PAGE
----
The Spanish Large Yacht Association (AEGY) has produced its sixth annual report on the state of the charter market in the Balearics, and reports are generally promising. The AEGY was instrumental in convincing the Spanish government to make changes in 2013 to tax legislation which had previously made chartering in Spain prohibitively expensive and complicated. Since then, the association has been monitoring the growth in the charter market and analysing the economic impact on the Balearics.
The reports show that in the past six years, the number of yachts over 20 metres registered to charter has grown each year from a very low number of 13 in 2013, to a peak of 170 in 2017. The 2019 figures do, however, show a slight decrease (-14%) with 134 yachts registered.
The author of the report, Anne Sterringa, Senior Charter Broker for Camper and Nicholsons and a member of the AEGY Board, suggests that this decrease could be due to the following reasons:
• VAT rate in Spain is much higher than other EU countries – it currently sits at 21%, compared to 10% in France, 6.6% in Italy, 13% in Croatia and 12% in Greece.
• Complicated un-unified bureaucratic procedures. However, in 2019, the unification of procedures has been successfully achieved and hopes are that the registration for charter will be a more streamlined process this year.
• The Balearic Islands are no longer a new destination.
• Trendy destinations, such as the Balearics, are cyclical. While Ibiza was popular in 2016 and 2017, it was Southern Italy in 2018 and Greece in 2019 where tourists flocked.
Despite the slight decrease in numbers for 2019, there is no doubt that the lobbying of the AEGY and other marine associations has been extremely successful in increasing the revenue brought into the Balearics by the chartering of large yachts.
Sterringa comments: “At the moment, there are about 700 yachts over 24 metres available for charter in the Western Mediterranean. In 2014, when the law changed, we expected to have a fleet of about 100 yachts registered for charter in Spain. We are delighted that we currently have 134 on the register.”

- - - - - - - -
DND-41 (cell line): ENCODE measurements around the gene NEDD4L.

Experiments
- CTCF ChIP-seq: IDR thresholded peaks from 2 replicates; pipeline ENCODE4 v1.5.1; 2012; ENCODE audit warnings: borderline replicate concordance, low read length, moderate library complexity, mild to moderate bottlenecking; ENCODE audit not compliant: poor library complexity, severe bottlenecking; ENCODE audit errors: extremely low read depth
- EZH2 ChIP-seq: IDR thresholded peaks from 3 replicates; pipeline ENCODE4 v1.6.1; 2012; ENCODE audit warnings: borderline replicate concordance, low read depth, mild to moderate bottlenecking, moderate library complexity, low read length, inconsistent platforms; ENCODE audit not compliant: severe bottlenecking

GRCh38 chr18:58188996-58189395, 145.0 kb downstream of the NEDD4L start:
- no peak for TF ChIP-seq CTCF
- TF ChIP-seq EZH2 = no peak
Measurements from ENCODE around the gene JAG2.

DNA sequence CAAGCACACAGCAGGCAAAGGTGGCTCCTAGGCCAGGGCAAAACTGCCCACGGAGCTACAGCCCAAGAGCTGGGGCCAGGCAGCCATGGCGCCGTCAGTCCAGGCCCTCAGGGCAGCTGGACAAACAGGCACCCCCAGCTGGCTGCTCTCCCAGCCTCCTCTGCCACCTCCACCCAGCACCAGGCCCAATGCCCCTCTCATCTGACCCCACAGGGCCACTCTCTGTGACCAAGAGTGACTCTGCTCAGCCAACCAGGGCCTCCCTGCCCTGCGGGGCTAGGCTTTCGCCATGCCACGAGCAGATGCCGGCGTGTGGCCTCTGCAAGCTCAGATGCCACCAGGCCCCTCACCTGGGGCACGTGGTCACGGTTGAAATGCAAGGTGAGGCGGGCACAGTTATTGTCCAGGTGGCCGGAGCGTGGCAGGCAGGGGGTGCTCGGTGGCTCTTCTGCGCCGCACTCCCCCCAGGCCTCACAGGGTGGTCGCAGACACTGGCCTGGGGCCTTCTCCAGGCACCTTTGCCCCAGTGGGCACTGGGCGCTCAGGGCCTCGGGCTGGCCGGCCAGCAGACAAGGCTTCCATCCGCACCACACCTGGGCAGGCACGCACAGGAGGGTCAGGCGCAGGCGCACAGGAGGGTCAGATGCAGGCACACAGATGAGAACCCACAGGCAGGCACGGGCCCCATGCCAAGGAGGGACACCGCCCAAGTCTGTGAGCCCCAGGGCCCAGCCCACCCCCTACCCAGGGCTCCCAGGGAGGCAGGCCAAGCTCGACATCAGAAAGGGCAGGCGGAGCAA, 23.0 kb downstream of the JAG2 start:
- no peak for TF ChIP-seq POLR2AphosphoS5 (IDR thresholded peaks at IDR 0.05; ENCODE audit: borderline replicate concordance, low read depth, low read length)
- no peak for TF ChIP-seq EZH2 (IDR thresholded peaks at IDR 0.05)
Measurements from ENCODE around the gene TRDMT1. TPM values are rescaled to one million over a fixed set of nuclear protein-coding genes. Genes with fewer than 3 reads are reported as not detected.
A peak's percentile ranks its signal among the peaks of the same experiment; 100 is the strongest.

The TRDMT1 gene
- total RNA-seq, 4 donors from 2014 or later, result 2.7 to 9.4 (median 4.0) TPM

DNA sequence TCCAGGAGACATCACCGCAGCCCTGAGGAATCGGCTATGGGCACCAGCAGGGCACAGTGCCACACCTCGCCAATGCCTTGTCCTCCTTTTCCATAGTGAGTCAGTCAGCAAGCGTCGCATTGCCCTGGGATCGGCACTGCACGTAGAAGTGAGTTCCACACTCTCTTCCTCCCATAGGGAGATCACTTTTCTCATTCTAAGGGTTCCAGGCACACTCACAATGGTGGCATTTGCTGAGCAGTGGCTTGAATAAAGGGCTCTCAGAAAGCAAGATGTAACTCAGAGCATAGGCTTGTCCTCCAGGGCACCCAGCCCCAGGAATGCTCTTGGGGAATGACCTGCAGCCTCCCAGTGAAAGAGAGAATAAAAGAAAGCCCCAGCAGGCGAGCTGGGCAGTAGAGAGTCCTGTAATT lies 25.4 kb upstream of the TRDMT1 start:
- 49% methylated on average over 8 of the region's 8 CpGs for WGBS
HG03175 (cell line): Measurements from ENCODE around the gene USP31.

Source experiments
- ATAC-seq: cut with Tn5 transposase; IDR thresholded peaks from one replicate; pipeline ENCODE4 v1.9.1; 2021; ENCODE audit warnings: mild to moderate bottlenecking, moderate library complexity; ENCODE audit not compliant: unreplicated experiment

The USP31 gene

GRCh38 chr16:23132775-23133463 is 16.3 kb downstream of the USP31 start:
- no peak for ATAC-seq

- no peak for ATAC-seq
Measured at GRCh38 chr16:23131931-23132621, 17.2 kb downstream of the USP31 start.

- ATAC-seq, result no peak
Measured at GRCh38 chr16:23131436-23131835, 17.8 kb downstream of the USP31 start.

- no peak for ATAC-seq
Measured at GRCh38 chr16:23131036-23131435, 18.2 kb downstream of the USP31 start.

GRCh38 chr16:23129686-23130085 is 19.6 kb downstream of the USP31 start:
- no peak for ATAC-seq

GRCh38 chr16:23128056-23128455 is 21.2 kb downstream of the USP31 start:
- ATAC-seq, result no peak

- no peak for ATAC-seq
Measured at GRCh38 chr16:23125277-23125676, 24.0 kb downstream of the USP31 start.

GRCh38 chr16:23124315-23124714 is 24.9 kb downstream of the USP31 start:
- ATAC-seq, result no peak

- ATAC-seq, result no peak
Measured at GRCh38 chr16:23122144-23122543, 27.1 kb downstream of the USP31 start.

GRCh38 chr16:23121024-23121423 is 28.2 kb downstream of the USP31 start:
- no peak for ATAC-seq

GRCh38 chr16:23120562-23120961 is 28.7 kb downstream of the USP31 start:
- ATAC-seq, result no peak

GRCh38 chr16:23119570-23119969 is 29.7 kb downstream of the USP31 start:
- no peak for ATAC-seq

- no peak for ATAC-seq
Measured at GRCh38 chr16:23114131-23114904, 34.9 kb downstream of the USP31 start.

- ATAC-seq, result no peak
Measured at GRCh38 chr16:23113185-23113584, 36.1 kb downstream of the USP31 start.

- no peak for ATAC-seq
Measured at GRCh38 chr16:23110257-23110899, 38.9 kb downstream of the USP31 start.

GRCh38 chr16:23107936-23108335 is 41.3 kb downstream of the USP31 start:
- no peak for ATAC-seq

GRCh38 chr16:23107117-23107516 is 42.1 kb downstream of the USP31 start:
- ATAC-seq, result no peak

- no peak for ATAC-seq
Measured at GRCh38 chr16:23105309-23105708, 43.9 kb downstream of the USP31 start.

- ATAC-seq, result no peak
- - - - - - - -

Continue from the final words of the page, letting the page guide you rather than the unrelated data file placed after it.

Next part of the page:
The slight decrease in the number of yachts registered is reflected in an increase in revenue in 2019. When comparing 2013 figures:
• The total revenue from charters has risen from €4,442 to €46,080 million
• The amount spent by yachts chartering on fuel, berths, beverages and food has risen from €0.991 to €11,339 million
• The total amount of IVA collected on charter fees and other costs has risen from €1.179 to €12,356 million
The economic impact of yachts chartering in Spain is not limited to the summer, as many of these yachts chose to spend the winter in the Balearics and are supported by an excellent infrastructure of yards and companies providing first class repair and refit service.
The study does show that things are looking brighter for 2020, mainly due to the fact that the European Commission doesn’t agree with the way the flat-rated reduced VAT is applied in other European countries, and has sent instructions for them to change the system. It will only be possible to reduce the VAT for the time the yachts have actually cruised in international waters and as a result, the large difference between the cost of a charter in Spain and one in the rest of the Med will disappear, meaning the Spanish industry will be in a position to compete on equal fiscal terms.
Diego Colon, President of the AEGY commented: “We have seen a lot of growth since 2013, however we are not complacent and want to build on our success. Yacht chartering creates jobs and boosts the economy year-round. We are continuing to promote the sector, charter destination and refit of excellence. We are also lobbying the government and the European Commission to eliminate the Matriculation Tax. In addition, we are ensuring that we have skilled workforce by creating vocational training courses.”
Images: AEGY, Balearics Tourist Board